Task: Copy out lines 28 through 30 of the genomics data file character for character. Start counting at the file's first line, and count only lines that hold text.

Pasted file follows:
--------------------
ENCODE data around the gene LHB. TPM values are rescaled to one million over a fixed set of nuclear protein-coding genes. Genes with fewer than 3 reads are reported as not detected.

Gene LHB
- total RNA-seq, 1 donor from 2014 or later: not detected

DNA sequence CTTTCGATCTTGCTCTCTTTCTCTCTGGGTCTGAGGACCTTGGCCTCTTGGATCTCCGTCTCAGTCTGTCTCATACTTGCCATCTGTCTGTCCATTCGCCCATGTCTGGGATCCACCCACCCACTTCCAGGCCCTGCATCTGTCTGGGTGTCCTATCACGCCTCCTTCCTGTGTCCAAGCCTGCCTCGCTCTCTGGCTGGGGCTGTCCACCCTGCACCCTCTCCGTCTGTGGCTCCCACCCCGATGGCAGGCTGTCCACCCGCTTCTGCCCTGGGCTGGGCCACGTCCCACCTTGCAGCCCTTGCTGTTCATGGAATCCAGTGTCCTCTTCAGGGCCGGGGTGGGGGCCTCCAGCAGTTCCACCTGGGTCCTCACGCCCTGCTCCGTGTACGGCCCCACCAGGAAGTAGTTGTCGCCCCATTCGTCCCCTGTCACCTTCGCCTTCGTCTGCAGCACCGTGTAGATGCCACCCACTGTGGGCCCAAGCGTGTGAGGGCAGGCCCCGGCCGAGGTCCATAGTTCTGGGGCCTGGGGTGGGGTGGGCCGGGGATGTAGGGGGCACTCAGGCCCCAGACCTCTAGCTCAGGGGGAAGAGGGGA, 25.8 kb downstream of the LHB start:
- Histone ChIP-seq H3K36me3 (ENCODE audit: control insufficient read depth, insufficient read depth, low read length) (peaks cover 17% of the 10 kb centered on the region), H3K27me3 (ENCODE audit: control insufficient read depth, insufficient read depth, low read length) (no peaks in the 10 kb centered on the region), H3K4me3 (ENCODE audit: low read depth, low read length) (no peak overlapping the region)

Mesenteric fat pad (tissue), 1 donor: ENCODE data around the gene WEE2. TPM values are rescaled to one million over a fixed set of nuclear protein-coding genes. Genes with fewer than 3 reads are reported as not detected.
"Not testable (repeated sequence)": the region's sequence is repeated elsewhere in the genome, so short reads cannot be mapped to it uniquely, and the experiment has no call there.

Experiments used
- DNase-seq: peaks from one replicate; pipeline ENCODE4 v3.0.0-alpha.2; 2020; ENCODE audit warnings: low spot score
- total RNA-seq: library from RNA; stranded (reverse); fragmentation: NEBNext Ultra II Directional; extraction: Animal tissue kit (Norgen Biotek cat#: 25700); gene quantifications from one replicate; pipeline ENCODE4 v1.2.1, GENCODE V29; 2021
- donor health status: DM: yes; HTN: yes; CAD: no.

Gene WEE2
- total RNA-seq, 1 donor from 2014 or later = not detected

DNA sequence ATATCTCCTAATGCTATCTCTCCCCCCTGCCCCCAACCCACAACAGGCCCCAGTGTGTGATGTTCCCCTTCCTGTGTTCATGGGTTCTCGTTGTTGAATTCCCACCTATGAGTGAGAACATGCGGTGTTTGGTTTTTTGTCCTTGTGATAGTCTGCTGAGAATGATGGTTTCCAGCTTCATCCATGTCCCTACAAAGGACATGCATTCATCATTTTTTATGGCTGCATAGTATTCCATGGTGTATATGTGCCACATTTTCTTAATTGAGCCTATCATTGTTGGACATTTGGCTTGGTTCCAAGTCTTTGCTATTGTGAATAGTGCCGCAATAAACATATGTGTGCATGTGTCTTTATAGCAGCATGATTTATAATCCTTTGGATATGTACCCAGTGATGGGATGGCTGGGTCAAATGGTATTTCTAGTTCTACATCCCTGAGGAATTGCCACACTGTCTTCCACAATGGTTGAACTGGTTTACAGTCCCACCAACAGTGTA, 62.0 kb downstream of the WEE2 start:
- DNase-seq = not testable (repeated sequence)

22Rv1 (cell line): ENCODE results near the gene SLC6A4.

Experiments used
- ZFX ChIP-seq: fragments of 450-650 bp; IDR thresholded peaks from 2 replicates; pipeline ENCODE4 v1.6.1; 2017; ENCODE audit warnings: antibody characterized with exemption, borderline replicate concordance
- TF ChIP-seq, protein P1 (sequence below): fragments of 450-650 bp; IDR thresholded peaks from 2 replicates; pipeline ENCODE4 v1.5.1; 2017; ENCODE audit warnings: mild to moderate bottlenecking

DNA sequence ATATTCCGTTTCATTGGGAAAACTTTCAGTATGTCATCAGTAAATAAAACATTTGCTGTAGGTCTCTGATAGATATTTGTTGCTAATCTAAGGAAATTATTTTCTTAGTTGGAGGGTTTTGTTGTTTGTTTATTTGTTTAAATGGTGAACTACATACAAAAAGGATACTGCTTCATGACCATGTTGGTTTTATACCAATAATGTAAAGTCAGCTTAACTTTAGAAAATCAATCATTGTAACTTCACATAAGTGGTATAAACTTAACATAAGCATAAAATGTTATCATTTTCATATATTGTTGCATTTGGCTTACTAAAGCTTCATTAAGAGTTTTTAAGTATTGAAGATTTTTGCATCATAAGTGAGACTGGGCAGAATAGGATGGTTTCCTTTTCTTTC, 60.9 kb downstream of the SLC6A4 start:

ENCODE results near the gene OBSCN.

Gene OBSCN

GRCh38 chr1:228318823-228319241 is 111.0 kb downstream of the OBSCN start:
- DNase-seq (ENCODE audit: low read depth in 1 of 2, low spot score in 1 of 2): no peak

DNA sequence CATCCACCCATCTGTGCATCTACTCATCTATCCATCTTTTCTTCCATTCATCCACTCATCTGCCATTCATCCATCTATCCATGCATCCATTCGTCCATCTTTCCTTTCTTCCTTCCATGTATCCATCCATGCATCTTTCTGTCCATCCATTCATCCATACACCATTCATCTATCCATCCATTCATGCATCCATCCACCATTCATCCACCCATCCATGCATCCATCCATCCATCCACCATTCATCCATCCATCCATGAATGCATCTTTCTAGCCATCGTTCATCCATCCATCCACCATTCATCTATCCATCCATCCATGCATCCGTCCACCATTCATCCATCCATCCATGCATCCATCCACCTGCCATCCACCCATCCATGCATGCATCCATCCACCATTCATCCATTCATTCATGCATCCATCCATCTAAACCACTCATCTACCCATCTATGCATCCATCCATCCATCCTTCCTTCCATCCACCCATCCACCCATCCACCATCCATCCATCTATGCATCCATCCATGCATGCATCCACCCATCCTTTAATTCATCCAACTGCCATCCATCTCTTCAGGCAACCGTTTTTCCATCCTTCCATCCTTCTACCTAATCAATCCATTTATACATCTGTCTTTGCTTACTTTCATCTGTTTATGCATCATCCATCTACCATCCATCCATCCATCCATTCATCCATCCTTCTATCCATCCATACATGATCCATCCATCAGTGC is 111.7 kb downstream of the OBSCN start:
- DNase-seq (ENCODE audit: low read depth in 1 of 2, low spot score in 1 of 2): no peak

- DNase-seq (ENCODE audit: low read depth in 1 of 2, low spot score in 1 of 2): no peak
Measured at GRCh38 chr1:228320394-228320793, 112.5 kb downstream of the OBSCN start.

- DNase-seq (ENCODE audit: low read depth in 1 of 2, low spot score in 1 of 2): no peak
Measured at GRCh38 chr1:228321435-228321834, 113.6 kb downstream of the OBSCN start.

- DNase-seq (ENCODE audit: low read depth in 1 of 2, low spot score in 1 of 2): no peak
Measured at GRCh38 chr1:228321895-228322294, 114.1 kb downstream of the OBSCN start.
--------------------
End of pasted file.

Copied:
Measured at GRCh38 chr1:228320394-228320793, 112.5 kb downstream of the OBSCN start.

- DNase-seq (ENCODE audit: low read depth in 1 of 2, low spot score in 1 of 2): no peak
Measured at GRCh38 chr1:228321435-228321834, 113.6 kb downstream of the OBSCN start.